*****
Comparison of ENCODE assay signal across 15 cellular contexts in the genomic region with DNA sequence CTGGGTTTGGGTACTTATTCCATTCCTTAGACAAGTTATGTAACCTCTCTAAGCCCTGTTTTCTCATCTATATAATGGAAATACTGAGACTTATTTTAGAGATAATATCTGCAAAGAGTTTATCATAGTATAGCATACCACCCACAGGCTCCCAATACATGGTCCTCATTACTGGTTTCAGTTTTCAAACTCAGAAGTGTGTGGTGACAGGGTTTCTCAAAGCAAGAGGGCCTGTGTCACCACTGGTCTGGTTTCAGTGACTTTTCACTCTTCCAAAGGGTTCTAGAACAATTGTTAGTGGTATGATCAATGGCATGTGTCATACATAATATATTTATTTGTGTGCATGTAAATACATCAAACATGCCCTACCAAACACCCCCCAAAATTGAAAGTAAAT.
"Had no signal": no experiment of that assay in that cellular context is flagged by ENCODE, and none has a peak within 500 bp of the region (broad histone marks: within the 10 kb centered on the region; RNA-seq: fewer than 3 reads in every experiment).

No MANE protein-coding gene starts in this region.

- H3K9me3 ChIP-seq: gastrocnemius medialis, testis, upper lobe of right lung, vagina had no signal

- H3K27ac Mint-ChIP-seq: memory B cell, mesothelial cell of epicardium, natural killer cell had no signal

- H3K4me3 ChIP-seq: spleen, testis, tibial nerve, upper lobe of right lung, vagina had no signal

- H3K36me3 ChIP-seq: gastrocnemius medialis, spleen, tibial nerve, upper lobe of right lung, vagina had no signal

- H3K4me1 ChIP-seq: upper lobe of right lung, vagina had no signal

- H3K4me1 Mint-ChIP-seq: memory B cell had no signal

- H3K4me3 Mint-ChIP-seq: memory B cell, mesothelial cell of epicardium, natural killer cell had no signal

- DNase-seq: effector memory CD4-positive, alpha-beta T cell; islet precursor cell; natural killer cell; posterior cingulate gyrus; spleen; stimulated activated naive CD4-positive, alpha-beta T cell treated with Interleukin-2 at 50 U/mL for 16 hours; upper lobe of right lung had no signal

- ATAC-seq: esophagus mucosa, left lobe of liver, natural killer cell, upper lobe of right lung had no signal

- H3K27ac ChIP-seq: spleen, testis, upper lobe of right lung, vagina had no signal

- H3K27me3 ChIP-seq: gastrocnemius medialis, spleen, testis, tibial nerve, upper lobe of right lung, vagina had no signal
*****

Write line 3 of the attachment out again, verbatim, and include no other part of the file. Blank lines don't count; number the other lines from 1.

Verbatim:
No MANE protein-coding gene starts in this region.